The holes in seed beads increase as the size of the bead increases. That’s why we knitters and crocheters use them. You can match the thickness of your yarn to the size of the bead.
As you can see seed beads come in all sorts of sizes and those sizes are about as standardized as… yarn weights. Which is to say they are not very standardized at all. Just like in yarn weights, you can use bead sizes as a guide but don’t be surprised when a 6/0 bead from one company is not the same as a 6/0 bead from a different company. But here are some tips for when you go buying beads to use in your next project:
- The higher the first number is, the smaller the bead. So in order of big to small, you would find 4/0 > 6/0 > 8/0.
- When you go to a specialty bead shop (Austin, Texas has three. Isn’t that amazing? Can I brag about that? Three boutique bead shops all here in my town!) call them “six ohh” beads or “six aught” beads”. Then you’ll sound like you know what you are doing and won’t get funny looks from the store clerks.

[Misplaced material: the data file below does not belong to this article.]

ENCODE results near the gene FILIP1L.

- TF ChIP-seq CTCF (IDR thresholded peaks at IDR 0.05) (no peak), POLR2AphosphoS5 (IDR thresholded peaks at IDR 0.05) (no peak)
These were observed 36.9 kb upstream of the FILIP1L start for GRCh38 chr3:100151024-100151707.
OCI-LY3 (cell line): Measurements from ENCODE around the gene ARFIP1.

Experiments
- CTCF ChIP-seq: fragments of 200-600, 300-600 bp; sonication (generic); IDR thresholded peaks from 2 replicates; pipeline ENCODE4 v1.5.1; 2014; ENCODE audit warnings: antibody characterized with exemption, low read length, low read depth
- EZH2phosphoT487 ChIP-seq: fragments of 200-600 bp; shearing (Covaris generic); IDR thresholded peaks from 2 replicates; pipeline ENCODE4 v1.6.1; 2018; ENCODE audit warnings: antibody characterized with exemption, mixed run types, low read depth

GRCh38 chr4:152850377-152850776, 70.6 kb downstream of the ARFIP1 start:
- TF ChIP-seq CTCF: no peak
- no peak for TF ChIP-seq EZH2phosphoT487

- The standard bead size for fingering weight yarn is 6/0. Most of the time that is what you will be using.
- A 6/0 bead is (usually) big enough to use when you set a bead as you go. That is its big enough to be placed on a loop of yarn, to use in the “set as bead as you work” method. With that method a whole loop of yarn, two strands, has to be able to pass through the bead. If you are pre-stringing your beads you might get away with using a smaller bead, since it only has to pass through the bead once.
- Take my advice and choose your yarn first… then your beads. Its easier that way. Picking your beads first and then trying to find the perfect yarn is a bit like falling in love with a color of paint for your living room and then searching for a sofa that goes with the paint.